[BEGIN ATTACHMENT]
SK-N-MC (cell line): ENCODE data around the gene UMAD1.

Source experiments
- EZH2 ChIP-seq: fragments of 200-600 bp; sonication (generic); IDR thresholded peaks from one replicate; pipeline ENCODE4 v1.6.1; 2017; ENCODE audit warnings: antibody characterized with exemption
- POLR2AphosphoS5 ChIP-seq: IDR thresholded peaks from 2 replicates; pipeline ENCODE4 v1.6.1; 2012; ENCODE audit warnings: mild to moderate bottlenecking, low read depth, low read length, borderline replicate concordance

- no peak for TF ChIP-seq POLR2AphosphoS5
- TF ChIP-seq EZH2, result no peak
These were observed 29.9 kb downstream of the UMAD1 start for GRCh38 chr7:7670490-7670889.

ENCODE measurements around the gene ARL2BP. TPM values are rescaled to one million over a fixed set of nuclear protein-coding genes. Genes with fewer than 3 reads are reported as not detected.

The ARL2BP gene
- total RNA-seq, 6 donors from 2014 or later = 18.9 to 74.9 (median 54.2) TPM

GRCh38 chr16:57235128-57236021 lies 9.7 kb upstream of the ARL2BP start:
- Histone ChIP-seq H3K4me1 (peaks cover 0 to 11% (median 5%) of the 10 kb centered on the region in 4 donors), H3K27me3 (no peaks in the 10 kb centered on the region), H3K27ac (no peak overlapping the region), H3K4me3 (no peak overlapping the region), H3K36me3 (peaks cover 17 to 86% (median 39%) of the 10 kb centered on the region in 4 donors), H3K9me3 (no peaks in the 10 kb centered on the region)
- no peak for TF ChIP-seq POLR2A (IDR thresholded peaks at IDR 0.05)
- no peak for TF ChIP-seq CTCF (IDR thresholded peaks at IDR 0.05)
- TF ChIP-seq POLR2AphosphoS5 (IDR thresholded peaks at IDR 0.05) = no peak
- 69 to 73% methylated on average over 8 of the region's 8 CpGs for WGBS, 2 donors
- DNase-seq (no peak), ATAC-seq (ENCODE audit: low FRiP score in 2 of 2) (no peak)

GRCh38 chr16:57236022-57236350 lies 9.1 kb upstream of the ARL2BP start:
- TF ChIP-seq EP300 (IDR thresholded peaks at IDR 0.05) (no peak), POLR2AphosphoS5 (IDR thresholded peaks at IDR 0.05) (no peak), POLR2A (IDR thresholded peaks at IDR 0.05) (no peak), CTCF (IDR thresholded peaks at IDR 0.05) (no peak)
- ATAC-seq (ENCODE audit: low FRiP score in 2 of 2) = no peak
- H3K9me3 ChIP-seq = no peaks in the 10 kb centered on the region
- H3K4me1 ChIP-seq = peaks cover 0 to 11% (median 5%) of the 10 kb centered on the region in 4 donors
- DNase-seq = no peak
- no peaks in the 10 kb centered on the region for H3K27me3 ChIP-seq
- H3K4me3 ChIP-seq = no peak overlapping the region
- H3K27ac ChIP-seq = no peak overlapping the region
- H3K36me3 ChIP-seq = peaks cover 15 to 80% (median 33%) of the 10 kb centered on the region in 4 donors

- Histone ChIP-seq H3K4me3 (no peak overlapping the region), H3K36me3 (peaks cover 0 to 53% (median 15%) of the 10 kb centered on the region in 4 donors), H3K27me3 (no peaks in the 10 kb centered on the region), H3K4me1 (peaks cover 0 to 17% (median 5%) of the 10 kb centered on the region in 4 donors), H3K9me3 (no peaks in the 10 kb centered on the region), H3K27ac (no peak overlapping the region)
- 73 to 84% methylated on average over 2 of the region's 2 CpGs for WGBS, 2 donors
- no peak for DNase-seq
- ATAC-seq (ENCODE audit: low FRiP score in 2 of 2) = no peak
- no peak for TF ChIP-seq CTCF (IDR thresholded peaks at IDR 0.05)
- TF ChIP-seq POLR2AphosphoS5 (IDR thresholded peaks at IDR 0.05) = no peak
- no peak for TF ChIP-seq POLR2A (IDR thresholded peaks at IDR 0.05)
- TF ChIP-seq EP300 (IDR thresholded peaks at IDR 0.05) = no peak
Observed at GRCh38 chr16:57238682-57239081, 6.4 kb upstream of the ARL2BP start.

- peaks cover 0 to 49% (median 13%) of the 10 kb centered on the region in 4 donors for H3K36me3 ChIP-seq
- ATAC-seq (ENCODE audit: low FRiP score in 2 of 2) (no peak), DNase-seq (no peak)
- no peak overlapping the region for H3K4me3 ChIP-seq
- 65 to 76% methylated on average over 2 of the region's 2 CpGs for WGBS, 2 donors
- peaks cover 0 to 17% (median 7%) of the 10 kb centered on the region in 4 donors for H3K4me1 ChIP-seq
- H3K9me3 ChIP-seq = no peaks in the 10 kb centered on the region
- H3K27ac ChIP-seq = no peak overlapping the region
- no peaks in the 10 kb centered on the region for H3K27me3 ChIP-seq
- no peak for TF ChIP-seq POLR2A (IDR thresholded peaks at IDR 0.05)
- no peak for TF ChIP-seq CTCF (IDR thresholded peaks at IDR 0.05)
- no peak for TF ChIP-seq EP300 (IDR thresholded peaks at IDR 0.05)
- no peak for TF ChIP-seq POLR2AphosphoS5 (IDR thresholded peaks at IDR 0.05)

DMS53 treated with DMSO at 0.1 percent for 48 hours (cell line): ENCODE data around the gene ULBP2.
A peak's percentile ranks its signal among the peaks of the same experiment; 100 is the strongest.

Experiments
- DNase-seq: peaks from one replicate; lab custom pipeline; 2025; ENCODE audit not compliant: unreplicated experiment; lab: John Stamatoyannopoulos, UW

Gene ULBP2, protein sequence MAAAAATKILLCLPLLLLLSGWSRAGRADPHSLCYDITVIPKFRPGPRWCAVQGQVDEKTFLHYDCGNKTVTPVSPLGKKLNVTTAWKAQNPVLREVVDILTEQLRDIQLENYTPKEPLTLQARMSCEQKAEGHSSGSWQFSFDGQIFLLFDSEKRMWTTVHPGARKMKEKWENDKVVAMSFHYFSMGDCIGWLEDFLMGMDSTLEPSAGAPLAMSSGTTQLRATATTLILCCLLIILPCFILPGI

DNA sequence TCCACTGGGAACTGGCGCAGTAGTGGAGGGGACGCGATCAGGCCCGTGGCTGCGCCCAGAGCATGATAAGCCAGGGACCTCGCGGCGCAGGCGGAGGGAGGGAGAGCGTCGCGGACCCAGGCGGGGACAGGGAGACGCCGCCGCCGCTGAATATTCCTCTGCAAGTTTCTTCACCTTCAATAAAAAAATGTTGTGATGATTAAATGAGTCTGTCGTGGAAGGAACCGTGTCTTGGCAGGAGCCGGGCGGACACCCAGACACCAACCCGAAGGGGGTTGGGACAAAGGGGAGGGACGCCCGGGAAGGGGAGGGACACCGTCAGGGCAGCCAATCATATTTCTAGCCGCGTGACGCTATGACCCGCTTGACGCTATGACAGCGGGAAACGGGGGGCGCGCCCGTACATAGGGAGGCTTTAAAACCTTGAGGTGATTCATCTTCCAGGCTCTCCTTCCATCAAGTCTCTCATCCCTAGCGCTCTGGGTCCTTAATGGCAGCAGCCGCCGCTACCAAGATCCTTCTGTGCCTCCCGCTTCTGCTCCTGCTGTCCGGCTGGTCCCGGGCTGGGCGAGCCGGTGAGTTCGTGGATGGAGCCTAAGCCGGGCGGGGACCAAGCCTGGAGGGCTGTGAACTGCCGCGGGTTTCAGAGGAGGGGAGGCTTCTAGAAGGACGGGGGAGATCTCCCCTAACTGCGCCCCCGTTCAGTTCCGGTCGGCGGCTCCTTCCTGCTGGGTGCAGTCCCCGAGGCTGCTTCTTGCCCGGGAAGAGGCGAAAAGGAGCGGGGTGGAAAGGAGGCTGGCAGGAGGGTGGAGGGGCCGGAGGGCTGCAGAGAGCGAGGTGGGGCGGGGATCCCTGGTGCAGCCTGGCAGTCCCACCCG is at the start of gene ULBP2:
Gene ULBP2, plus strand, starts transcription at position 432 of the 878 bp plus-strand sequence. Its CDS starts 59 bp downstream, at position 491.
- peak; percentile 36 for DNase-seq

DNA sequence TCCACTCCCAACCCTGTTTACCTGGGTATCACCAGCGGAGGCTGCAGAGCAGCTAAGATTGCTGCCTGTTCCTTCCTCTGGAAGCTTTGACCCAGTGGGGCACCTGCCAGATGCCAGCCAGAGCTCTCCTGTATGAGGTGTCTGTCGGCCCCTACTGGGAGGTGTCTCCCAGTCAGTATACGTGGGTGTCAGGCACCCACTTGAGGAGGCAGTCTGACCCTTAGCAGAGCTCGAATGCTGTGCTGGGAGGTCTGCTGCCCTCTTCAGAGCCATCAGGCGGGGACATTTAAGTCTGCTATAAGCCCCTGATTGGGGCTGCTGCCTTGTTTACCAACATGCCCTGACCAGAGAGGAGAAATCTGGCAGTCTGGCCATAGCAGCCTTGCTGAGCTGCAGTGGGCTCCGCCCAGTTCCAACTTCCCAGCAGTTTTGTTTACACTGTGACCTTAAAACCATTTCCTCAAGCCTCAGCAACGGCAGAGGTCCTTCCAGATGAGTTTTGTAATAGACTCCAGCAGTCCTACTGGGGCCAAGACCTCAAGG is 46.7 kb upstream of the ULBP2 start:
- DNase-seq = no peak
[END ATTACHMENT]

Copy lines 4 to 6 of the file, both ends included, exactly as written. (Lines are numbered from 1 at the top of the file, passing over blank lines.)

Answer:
- POLR2AphosphoS5 ChIP-seq: IDR thresholded peaks from 2 replicates; pipeline ENCODE4 v1.6.1; 2012; ENCODE audit warnings: mild to moderate bottlenecking, low read depth, low read length, borderline replicate concordance

- no peak for TF ChIP-seq POLR2AphosphoS5
- TF ChIP-seq EZH2, result no peak